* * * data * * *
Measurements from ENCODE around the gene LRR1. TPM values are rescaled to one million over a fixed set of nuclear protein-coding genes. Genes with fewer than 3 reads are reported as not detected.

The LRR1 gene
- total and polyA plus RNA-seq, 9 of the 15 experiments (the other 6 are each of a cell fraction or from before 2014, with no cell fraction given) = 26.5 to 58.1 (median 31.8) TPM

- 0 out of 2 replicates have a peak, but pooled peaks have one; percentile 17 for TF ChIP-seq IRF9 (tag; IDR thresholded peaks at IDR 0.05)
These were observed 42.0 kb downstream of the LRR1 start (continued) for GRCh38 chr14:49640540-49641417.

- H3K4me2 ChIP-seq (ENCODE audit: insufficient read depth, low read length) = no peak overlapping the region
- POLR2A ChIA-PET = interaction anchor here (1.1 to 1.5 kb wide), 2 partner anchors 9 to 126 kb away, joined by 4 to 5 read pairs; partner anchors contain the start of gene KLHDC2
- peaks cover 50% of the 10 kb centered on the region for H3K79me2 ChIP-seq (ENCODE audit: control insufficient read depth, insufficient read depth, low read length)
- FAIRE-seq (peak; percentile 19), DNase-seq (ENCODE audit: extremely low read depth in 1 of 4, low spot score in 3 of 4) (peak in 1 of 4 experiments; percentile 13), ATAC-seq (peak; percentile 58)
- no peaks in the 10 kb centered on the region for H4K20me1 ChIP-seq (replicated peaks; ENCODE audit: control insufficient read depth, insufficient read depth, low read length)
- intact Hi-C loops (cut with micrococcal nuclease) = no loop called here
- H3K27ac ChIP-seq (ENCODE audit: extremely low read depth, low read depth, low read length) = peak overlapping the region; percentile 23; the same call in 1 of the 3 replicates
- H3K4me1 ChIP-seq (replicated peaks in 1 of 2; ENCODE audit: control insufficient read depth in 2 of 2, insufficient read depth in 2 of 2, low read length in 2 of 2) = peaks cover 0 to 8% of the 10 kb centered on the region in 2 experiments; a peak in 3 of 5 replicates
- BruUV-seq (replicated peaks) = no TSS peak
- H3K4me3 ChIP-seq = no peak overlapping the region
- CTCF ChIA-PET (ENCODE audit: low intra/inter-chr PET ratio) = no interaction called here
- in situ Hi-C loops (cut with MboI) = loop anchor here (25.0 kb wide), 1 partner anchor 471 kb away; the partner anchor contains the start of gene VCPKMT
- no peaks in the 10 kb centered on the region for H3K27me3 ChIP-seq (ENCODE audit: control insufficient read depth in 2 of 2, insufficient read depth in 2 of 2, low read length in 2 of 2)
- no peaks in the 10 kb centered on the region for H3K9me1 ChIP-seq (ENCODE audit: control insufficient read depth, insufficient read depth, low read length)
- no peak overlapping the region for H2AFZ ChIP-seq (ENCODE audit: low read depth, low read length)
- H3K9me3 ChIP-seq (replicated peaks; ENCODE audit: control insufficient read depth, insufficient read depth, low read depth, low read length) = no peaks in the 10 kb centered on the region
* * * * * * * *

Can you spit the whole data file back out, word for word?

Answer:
Measurements from ENCODE around the gene LRR1. TPM values are rescaled to one million over a fixed set of nuclear protein-coding genes. Genes with fewer than 3 reads are reported as not detected.

The LRR1 gene
- total and polyA plus RNA-seq, 9 of the 15 experiments (the other 6 are each of a cell fraction or from before 2014, with no cell fraction given) = 26.5 to 58.1 (median 31.8) TPM

- 0 out of 2 replicates have a peak, but pooled peaks have one; percentile 17 for TF ChIP-seq IRF9 (tag; IDR thresholded peaks at IDR 0.05)
These were observed 42.0 kb downstream of the LRR1 start (continued) for GRCh38 chr14:49640540-49641417.

- H3K4me2 ChIP-seq (ENCODE audit: insufficient read depth, low read length) = no peak overlapping the region
- POLR2A ChIA-PET = interaction anchor here (1.1 to 1.5 kb wide), 2 partner anchors 9 to 126 kb away, joined by 4 to 5 read pairs; partner anchors contain the start of gene KLHDC2
- peaks cover 50% of the 10 kb centered on the region for H3K79me2 ChIP-seq (ENCODE audit: control insufficient read depth, insufficient read depth, low read length)
- FAIRE-seq (peak; percentile 19), DNase-seq (ENCODE audit: extremely low read depth in 1 of 4, low spot score in 3 of 4) (peak in 1 of 4 experiments; percentile 13), ATAC-seq (peak; percentile 58)
- no peaks in the 10 kb centered on the region for H4K20me1 ChIP-seq (replicated peaks; ENCODE audit: control insufficient read depth, insufficient read depth, low read length)
- intact Hi-C loops (cut with micrococcal nuclease) = no loop called here
- H3K27ac ChIP-seq (ENCODE audit: extremely low read depth, low read depth, low read length) = peak overlapping the region; percentile 23; the same call in 1 of the 3 replicates
- H3K4me1 ChIP-seq (replicated peaks in 1 of 2; ENCODE audit: control insufficient read depth in 2 of 2, insufficient read depth in 2 of 2, low read length in 2 of 2) = peaks cover 0 to 8% of the 10 kb centered on the region in 2 experiments; a peak in 3 of 5 replicates
- BruUV-seq (replicated peaks) = no TSS peak
- H3K4me3 ChIP-seq = no peak overlapping the region
- CTCF ChIA-PET (ENCODE audit: low intra/inter-chr PET ratio) = no interaction called here
- in situ Hi-C loops (cut with MboI) = loop anchor here (25.0 kb wide), 1 partner anchor 471 kb away; the partner anchor contains the start of gene VCPKMT
- no peaks in the 10 kb centered on the region for H3K27me3 ChIP-seq (ENCODE audit: control insufficient read depth in 2 of 2, insufficient read depth in 2 of 2, low read length in 2 of 2)
- no peaks in the 10 kb centered on the region for H3K9me1 ChIP-seq (ENCODE audit: control insufficient read depth, insufficient read depth, low read length)
- no peak overlapping the region for H2AFZ ChIP-seq (ENCODE audit: low read depth, low read length)
- H3K9me3 ChIP-seq (replicated peaks; ENCODE audit: control insufficient read depth, insufficient read depth, low read depth, low read length) = no peaks in the 10 kb centered on the region